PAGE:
Karson Kuhlman has all of 11 NHL games under his belt, and it appears that was all he needed to show the Bruins his worth.
Kuhlman skated with the second line alongside David Krejci and Jake DeBrusk during Monday’s practice, essentially penciling him into the Bruins’ lineup for Thursday’s Game 1 against the Maple Leafs.
Part of that is his skill set, including his speed and being able to kill penalties. The other part is he’s just flat out earned the chance in his limited time.
“You get young players, you just don’t know necessarily,” general manager Don Sweeney said. “You can forecast all you want, but until they get in any situations and how they’re going to perform, you don’t know. He’s performed well. He has a history of playing his best hockey at crucial times.”
Kuhlman has three goals and two assists since joining the NHL ranks, and he’s been the unlikely source to stabilize the second-line right wing spot. After that position was a revolving door all season — and, likely, it will be again at times in the postseason — Kuhlman has done a solid job staying with Krejci and DeBrusk.
“I think ever since coming in to Providence, I’ve really focused on little things,” he said. “Better around the net, better possessing pucks around the corner, little things like that the coaches have really helped me on and harped to me. A lot of that stuff is translating here in the past couple weeks.”
Kuhlman’s style fits the Bruins’ identity, being tough to play against while having offensive skill as well. In some ways, Kuhlman’s offensive punch has been surprising so soon, but not in the way he’s accomplished it.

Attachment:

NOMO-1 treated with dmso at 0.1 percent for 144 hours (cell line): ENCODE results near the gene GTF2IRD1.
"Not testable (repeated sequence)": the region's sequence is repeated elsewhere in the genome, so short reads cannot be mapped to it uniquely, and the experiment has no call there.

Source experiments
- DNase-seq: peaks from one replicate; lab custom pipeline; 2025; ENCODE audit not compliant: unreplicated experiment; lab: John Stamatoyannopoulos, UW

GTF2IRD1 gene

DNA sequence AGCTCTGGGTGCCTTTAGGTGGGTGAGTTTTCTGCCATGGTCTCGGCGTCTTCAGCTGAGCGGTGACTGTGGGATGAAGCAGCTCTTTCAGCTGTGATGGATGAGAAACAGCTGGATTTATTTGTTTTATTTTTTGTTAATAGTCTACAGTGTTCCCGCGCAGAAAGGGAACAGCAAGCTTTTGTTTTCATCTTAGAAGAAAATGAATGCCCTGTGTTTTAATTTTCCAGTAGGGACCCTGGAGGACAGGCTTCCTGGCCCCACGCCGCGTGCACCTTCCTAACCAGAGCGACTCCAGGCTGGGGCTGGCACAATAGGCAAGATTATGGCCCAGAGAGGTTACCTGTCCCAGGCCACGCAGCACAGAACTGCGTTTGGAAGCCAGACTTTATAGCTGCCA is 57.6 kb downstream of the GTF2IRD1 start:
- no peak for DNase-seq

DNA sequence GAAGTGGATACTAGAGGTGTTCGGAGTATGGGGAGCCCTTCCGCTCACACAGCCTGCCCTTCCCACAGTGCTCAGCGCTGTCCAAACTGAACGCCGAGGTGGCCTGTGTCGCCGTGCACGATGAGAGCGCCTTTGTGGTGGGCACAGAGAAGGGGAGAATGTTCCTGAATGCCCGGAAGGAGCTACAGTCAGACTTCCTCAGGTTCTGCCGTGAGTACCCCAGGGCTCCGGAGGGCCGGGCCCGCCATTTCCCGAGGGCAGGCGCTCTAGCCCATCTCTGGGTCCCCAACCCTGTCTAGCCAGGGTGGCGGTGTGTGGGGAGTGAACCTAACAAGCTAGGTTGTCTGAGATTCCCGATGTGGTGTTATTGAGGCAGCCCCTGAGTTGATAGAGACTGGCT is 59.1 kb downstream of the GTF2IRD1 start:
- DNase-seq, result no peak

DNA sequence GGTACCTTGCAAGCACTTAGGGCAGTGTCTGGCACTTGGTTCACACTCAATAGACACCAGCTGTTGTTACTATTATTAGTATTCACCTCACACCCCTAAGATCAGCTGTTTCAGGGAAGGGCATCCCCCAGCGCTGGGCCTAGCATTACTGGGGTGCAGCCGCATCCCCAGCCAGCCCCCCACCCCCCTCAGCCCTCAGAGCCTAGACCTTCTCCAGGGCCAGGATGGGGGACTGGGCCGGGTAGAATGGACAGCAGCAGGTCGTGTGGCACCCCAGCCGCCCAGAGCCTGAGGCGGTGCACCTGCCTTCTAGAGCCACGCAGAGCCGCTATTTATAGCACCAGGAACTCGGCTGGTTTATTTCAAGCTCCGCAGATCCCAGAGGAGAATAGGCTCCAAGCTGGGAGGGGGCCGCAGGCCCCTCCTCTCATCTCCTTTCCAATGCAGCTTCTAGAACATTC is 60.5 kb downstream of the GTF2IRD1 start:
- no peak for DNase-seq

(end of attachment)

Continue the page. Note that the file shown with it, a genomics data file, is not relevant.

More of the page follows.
His hockey IQ, being around the right areas at the right time, and his speed have earned him this look.
“I suspect (Toronto will) want to play that way,” Bruins coach Bruce Cassidy said. “Their form of success against us would be outskating us, outskilling us, the power play. We have to be ready for that Game 1.”
David Backes is the odd man out if Kuhlman does stay in the lineup, and that speed factor has plenty to do with it.
Without a doubt, however, if Kuhlman hadn’t played as well as he has, it looks different.
“I like Kuhlman up with Krejci the games he’s played,” Cassidy said. “He brings speed, the penalty kill with (Sean) Kuraly out. It’s going to be important against Toronto. … Right now we’re not going to worry about he doesn’t have playoff experience. … Doesn’t seem to be fazed by much.”
Kuraly’s inevitable return to the lineup could change things as well, but Kuhlman has plenty of supporters in the organization along with those simply paying attention.
“I think he knows what his strengths are, and he tries to play to those, which again, coaches appreciate,” Sweeney said. “When you have the ability to plug a player in, and he doesn’t change regardless of the situation, I think that’s a benefit for all parties. And I think that’s what Karson’s done. He’s played in all different roles and up and down the lineup, but he’s handled himself really well, and he’s earned the opportunity to be here and be in the mix.”
On the night his alma mater Minnesota-Duluth is back in the Frozen Four, Kuhlman appears likely to make his NHL postseason debut.
Some of his postseason experience, albeit at a lower level, is an asset. Playing in the Stanley Cup playoffs will bring about a new intensity, which might be a concern.
Either way, Kuhlman has come a long way since this time a year ago, and he’s earned it.
“It’s been a heck of a year, that’s for sure,” Kuhlman said.